This is quite a complicated formula, and we need not worry too much about where it comes from (you can see a proof of its derivation here if you’re interested). What’s more important is that this formula has been proven to work. However, there’s a particular cubic equation which causes the problem we’ve spent this section talking about to occur again: x^3 = 15x+4. If you have the time (or a calculator nowadays), you could solve this equation and you’d get 3 real solutions. Specifically, these are x=4 and x=-2\pm \sqrt 3. However, Cardon got an answer with \sqrt{-121}. So either the formula and Cardano’s method are all wrong, or something is up with this idea of square rooting negative numbers. But we know that this formula works for many other cubic equations, so why does it fail when it comes to this one?

The cubic equation associated with the the equation Cardano”s formula seemingly breaks. We can see that there are 3 real solutions, as the graph intersects the x-axis 3 times

Rafael Bombelli (1526-73), a hydraulic engineer, was the one who figured out what was happening. Like Cardano in his other problem, he assumed that the square root of a negative number was some number going against the consensus at the time. As well as another more complicated assumption, he found that the solution given by Cardano’s formula does indeed return x=4, one of the real solutions to this equation. To get here though, Bombelli assumed that the square root of a negative number was its own number. So, much like how we came up with the negative and irrational numbers, Bombelli had just discovered the complex numbers.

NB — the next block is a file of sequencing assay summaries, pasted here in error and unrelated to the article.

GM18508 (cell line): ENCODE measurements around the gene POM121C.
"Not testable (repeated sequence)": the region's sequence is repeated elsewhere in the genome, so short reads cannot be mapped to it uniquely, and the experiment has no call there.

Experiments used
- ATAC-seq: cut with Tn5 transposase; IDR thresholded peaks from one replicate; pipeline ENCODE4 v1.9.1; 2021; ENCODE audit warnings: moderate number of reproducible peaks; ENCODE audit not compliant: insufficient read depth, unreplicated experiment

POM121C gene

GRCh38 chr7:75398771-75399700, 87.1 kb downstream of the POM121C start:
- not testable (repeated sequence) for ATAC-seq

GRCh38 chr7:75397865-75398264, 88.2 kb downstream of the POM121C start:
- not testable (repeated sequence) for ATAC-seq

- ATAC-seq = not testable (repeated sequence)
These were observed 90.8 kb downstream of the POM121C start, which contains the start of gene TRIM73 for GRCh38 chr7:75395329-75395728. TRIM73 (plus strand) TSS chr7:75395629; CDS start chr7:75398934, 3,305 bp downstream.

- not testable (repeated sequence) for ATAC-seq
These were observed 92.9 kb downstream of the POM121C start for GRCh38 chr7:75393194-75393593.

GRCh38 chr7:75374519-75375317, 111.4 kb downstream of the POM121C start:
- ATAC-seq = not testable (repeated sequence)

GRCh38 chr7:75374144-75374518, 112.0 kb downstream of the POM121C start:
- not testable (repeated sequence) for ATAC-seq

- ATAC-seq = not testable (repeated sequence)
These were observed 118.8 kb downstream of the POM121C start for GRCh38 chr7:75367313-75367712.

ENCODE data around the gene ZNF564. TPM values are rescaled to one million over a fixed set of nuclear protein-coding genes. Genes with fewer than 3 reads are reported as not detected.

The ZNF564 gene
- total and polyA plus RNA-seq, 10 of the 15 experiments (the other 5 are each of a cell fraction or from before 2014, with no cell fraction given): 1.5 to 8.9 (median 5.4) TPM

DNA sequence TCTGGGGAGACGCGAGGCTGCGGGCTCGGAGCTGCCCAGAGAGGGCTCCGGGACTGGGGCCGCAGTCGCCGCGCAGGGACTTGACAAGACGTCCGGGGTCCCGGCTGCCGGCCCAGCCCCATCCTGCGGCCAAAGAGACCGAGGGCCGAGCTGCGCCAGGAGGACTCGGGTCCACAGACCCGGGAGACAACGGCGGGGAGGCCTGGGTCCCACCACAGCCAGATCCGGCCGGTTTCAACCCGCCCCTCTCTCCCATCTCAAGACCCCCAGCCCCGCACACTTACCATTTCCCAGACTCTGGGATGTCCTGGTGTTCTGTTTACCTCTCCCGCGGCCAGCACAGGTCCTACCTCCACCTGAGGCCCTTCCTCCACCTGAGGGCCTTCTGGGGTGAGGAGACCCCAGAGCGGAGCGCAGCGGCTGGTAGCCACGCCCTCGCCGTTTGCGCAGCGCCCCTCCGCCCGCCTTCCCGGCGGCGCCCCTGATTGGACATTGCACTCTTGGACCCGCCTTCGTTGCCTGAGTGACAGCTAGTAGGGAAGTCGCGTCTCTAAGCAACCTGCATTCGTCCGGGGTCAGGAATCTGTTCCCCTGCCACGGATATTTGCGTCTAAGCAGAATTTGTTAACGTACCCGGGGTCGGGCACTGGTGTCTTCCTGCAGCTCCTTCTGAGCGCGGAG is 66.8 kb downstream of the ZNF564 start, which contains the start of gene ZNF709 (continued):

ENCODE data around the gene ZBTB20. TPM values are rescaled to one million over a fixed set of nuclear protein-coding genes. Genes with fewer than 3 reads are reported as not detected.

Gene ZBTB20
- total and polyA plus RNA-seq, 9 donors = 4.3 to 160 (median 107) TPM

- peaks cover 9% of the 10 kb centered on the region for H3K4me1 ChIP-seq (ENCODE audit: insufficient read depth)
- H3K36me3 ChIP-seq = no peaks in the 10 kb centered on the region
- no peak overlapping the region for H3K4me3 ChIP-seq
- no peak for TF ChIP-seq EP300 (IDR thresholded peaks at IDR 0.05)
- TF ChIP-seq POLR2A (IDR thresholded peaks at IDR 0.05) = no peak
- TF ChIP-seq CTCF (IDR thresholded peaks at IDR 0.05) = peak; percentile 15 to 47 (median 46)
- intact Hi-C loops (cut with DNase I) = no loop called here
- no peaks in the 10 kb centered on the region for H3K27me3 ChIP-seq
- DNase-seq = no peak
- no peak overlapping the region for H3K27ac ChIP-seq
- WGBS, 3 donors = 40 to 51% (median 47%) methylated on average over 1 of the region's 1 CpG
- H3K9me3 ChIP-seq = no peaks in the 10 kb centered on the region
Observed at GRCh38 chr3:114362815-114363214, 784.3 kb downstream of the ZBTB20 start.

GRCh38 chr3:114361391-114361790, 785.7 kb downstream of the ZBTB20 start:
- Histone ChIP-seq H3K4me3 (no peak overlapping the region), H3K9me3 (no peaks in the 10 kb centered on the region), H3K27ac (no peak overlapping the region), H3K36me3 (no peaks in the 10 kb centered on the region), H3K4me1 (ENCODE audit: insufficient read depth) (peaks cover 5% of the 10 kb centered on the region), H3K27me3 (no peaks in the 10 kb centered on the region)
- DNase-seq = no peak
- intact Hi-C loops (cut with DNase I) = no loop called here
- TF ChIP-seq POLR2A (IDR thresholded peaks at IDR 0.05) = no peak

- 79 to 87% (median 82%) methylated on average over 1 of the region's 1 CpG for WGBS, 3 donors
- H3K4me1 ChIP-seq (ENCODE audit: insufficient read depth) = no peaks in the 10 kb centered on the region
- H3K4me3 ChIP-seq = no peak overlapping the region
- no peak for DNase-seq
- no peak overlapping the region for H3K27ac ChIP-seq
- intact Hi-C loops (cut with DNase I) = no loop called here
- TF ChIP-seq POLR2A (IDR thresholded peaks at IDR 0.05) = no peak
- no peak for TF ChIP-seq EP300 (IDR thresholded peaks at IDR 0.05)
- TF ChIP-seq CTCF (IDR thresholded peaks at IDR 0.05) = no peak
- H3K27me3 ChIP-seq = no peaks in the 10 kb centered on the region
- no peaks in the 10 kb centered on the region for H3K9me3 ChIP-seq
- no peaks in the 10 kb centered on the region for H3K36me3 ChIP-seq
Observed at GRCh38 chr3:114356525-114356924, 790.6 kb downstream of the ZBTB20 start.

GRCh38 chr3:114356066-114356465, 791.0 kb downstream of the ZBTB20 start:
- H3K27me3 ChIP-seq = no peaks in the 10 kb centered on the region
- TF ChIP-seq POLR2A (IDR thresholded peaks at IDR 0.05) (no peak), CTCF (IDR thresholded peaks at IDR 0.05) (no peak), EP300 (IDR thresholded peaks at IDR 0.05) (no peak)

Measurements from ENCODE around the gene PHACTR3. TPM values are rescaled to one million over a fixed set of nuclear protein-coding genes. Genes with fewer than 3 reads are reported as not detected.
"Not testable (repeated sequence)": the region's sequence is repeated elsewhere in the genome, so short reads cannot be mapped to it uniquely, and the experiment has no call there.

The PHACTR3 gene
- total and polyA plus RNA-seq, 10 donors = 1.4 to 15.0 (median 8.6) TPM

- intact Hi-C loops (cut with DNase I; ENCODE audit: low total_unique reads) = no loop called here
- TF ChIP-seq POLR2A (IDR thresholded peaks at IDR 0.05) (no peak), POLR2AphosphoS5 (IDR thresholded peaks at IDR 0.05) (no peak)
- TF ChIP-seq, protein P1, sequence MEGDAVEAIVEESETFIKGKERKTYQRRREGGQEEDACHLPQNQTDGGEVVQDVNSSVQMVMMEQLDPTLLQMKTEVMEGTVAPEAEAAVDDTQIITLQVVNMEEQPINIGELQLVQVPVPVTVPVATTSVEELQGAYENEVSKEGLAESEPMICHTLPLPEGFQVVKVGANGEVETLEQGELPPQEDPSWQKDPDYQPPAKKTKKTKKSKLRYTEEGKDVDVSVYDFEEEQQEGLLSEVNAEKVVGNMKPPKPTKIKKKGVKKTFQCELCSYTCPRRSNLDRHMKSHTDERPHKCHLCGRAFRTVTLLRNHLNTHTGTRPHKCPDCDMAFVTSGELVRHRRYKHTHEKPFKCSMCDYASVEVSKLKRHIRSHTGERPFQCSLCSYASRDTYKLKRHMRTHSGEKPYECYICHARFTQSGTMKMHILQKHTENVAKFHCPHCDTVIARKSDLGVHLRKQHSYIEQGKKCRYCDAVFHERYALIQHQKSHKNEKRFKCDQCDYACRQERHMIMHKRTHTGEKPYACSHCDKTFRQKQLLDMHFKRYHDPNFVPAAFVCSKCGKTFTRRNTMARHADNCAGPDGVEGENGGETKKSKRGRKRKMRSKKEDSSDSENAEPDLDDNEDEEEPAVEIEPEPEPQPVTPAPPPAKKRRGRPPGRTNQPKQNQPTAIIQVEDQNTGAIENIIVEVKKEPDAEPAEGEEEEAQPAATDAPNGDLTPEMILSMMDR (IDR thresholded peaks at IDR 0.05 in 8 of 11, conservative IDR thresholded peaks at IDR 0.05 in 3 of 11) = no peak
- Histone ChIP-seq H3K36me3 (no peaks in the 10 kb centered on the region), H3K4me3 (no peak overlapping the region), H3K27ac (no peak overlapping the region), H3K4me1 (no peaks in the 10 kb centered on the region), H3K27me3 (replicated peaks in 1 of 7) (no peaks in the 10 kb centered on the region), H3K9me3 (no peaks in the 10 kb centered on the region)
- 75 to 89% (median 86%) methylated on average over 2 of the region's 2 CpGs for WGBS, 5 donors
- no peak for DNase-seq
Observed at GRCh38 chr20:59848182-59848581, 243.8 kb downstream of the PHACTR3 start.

This point could be described as the beginning of complex numbers. Now, everyone had to accept that square rooting a negative number meant something, as it had just solved this mystery and is the solution to many of the problems that have plagued mathematicians for centuries. Bombelli later went on to formalise this discovery and develop some of the algebraic rules.

Several more mathematicians over time made significant contributions to this branch of mathematics, developing the idea, terminology and notation of how it is introduced and taught in schools nowadays. Carl Friedrich Gauss introduced the term complex number in 1832, while René Descartes (1596-1650) before him split these numbers into “real” and “imaginary” parts (imaginary parts are just the part of the complex number with the negative square root). Leonard Euler (1707-1783) was the first to use the notation i  for the square root of -1. To make complex numbers, we just factor out an i whenever it turns up and basically treat it like its own number or identity. He also went on to find and prove more relations linking complex numbers to other areas of mathematics, such as the trigonometric function, which all play a big part in the famous Euler equation:

e^{i\pi}+1=0

This equation links almost everything we’ve talked about in this article into one nice equation. It relates rational numbers, irrational numbers like e and \pi, the number 0 and the imaginary number i, showing that all of these numbers are linked to each other.

This Post Has 3 Comments

  1. Mohammed Sheikh.

    When I first read about Eulers Identity it was because of how it was compared to a Shakespearean Sonnet 😍😍. It’s just the most amazing thing ever in maths. Probably the most interesting part of A level Further Maths as well 😂 nice work 👍👍

  2. Franco

    Great work bro! Super interesting article, an absolute pleasure to read!

  3. Franco

    Great work bro! Super interesting article, an absolute pleasure to read!!